Join Ryan Hewitt for an in-depth discussion in this video Choosing drums and cymbals within the context of the song, part of Drum Setup and Mic'ing in the Studio.
- Getting great drum sounds starts with having a great drum kit. So how do you pick that drum kit? How do you pick the kick and the snare so that it's appropriate to the song? If you're doing, you know, a Chili Peppers style rock track, you want that sort of snare sound. What is that snare sound? If you're doing a ballad, what is the proper kick and snare sound. A funk track, a rock track, a modern track, versus a vintage-sounding track. There's all these variables in the song that will call for different types of drums. And that's where Ross's knowledge of all these different sounds comes from.
And he can help us, you know, pick the correct drum and the correct vibe for our song. - Right, so for example, they sent me over a sample of the song that they were gonna want to record today, and I picked this kit. The song had a R&B-Rock vibe to it. I thought it needed a bigger bass drum, so I picked the 24 inch kick. It's an older 1930's kick drum so it has a nice character to it. The toms go well with that.
Because it's a 24 inch kick I chose a 13 and a 16 inch rack tom and floor tom. And then this snare is an 8x14. So this would be good for the fatter sounds. For like the ballad songs, or the slower songs, or anything they want a really beefy sound on. So these all sound pretty good together. (plays drums) So if we do a quicker tune, I'd probably put up a different snare drum.
The rule of thumb is, sort of, the faster the track, the smaller the snare drum. - Right. - Right? So it sounds more aggressive. It speaks well when it's being played fast. - And it speaks quickly, which you need to get out of the way of the tempo of the song, right? - Right. - But if you have like a "ballady" thing, you can have a bigger, fatter, slower sounding drum. - Right. With more sustain and more decay. - And also, it gives you that low-end "thing" that you kind of want in that sort of track, right? - Right, and I also picked the darker cymbals because I think you'll be able to hear the drums better through the overheads.
So that way we won't have to EQ the overheads to compensate for the brightness of the cymbals. So these are all pretty dark. These are all hand-hammered Turkish cymbals. (strikes cymbals) - So now, not everyone has access to, you know, the Ross Garfield library of drums. So say they have one snare and one kick drum.
How can they achieve different tones and tambers out of that single set of drums to be more appropriate for whatever they're recording? - Right, so if you need a bigger sounding kick drum, and you have a smaller kick drum it's all about the heads, the tuning of the heads, and your muffling. That's where the art comes in. So what I would recommend is, probably starting with a thicker head on the kick drum. I like the Powerstroke 3 by Remo for the kick drums.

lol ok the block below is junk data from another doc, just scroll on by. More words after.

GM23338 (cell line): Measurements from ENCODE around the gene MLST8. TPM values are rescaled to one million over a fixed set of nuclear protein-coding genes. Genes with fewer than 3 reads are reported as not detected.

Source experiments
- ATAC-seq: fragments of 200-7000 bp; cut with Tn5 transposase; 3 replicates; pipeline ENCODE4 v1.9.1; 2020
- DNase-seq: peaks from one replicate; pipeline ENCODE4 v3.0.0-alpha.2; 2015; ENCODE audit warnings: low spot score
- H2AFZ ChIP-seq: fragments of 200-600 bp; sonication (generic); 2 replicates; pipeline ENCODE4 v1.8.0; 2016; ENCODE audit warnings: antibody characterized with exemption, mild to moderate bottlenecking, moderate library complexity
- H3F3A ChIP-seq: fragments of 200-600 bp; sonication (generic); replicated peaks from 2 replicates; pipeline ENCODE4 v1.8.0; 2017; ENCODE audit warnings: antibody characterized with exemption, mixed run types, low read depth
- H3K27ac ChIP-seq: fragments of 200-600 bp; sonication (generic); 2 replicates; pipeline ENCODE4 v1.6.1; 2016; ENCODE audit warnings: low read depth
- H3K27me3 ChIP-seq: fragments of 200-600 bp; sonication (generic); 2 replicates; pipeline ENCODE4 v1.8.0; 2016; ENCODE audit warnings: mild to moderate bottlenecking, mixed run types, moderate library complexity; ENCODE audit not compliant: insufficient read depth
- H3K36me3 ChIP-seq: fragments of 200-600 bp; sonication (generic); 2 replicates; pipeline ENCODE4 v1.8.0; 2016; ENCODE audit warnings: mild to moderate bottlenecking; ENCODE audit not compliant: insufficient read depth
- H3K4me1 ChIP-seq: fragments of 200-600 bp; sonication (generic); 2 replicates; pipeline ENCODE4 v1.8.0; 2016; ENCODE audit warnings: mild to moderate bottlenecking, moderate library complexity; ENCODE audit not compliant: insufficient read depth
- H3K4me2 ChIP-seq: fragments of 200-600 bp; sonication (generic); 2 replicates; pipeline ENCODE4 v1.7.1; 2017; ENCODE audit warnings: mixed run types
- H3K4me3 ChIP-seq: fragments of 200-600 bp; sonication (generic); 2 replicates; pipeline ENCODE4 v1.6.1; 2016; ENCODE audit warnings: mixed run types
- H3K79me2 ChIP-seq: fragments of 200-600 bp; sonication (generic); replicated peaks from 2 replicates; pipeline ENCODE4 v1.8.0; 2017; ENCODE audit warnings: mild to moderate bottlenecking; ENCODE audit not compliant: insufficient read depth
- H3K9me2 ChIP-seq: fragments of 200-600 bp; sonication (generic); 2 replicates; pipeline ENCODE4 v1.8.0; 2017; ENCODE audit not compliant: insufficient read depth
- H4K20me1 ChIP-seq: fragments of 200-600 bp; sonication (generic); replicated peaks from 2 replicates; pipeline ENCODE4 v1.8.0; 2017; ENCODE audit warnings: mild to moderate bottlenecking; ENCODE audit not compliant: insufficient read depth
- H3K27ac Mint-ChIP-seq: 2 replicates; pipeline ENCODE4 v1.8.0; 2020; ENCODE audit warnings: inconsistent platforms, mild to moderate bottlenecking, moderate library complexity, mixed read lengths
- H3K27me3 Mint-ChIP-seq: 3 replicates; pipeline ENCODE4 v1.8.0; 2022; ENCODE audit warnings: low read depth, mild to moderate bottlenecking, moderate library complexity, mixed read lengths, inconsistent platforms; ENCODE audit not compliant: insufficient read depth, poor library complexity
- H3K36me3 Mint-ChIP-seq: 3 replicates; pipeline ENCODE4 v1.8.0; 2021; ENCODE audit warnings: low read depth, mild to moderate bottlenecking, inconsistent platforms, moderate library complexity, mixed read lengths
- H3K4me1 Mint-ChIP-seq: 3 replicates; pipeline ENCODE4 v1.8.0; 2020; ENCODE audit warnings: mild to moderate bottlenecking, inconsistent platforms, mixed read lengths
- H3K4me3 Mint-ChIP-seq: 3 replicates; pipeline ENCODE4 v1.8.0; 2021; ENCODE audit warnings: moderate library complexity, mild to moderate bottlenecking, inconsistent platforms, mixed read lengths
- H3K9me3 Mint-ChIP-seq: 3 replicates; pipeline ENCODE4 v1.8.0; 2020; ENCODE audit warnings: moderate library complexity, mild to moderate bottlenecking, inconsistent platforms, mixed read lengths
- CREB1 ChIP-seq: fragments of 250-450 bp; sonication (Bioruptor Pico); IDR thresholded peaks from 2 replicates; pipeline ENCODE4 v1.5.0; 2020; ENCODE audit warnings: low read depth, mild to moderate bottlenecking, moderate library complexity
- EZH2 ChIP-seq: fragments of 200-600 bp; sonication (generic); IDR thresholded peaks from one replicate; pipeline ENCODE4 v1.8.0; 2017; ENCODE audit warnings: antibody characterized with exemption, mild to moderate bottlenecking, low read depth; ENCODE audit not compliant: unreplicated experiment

Either the clear if it's gonna be more rock, and the coated if it's gonna be more vintage. And at that point I tune the head pretty loose, and bring it down, it gives you a little bit more low-end on the kick drum. And then I'd probably put a blanket or a small pillow inside touching both the heads as a starting point. And that way you'll get a lower note out of the kick drum. And you know, you have to experiment a little bit. But you might be able to get what you're looking for. Same thing with the snare. If you have a standard snare that came with your drum set, you want to pick the right head for the track and then tune it appropriately.
If you want to make the drums sound deeper, obviously you're gonna loosen it down. And as you loosen it down, you're probably gonna have to muffle the head. So that will give you a lower snare drum sound with not too much ring. Because a lot of times when you loosen the head up, if you don't put some muffling on there you're gonna get some nasty ring as well. - Right, and in the cymbal department, it seems like a lot of people, you know, will record their live cymbals that are bright, and have kind of harsh overtones sometimes.
Is there anything you can do about that besides obviously picking thinner cymbals? - Well, if you're really stuck with cymbals that are too bright you can put duct tape on the cymbals as well. You can actually put a little bit of tape on each cymbal, and it will take some of the harshness away. It'll dry it up a little bit. - And in mic-ing, if you have these extra bright cymbals that are... that can be a little harsh, you use a little darker microphone and that will offset that problem to a certain degree.
- Working with a drum technician
- Choosing drums, cymbals, and heads
- Tuning drums
- Mic'ing the kick, snare, toms, and cymbals
- Placing room mics
- Creating a special sound with stunt mics